The service sector continued its impressive expansion in January, growing for 43 of the past 44 months, according to the data released by the Institute for Supply Management on Monday.
The overall index posted an upside surprise, rising to 53.4% from 50.5%. Anything above 49% generally indicates an expansion, suggesting that growth accelerated in January as it reached the highest level since September.
The increase was broad-based as most of the subindexes showed positive change. Employment growth rebounded to positive territory, in line with the robust January jobs data released last week.
Part of the rebound could be attributed to the resolution of the United Auto Workers strike in the winter.
For example, one respondent from wholesale trade subsector said that business activity was likely to rebound “after a significant downturn in December, which was likely due to extended plant shutdowns, customer inventory burns and lingering effects from the United Auto Workers (UAW) strike.”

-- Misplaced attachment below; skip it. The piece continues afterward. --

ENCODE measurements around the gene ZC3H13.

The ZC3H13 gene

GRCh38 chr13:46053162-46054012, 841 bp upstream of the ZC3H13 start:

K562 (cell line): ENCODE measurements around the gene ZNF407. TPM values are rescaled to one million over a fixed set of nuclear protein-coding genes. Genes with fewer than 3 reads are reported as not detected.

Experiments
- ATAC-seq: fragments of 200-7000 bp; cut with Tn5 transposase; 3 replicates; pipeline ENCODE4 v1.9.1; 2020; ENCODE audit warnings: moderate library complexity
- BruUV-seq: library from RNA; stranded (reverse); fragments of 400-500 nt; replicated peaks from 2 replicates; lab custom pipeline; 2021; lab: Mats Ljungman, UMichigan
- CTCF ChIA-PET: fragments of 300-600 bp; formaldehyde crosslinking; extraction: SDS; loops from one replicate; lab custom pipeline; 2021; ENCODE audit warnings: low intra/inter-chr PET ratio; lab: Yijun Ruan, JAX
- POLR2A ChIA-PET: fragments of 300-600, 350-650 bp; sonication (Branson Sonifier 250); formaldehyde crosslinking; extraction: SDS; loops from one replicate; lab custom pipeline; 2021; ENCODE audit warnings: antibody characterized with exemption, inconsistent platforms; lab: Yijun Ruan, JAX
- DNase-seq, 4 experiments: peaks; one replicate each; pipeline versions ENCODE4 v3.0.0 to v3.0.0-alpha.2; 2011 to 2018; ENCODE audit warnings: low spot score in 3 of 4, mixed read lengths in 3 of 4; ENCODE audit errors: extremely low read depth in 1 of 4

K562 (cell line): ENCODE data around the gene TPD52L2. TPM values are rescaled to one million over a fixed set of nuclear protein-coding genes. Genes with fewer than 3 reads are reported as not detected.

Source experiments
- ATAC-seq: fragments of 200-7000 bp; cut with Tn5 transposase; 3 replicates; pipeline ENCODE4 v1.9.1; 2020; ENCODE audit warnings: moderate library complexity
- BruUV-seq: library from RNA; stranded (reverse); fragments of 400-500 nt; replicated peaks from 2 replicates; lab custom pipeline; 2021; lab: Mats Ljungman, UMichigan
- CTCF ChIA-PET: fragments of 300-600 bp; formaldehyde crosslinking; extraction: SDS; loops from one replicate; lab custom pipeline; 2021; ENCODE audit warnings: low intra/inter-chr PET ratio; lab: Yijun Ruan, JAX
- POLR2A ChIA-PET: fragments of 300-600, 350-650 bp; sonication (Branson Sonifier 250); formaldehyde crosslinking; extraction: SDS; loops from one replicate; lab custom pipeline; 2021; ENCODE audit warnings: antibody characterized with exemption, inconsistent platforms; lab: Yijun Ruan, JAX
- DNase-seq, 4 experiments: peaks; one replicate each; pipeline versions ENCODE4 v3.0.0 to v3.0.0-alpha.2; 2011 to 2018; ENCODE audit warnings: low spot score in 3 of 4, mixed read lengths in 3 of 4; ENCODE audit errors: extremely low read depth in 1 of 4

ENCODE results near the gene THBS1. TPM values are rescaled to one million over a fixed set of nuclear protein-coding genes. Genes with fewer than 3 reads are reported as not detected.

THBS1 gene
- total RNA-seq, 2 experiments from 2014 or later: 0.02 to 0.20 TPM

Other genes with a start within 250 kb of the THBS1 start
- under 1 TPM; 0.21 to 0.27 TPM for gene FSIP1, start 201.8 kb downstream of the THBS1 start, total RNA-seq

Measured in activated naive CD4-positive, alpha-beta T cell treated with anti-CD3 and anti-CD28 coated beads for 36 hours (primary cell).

New orders, a proxy for future activity, also picked up the highest level in three months, driven by both export and import orders.
Strong demand, however, pushed prices up on the month, registering the fastest growth since last February. The upside surprise from service inflation deviated from the downward trend of slowing price gains last year.
But this is only one month of data, so we should remain cautious especially when demand is expected to be stronger this year than our previous forecasts.
It’s another reason to believe the Federal Reserve should not rush cutting rates this year. Service prices remain the sticky part of inflation, keeping it from reaching the Fed’s 2% target on a consistent basis.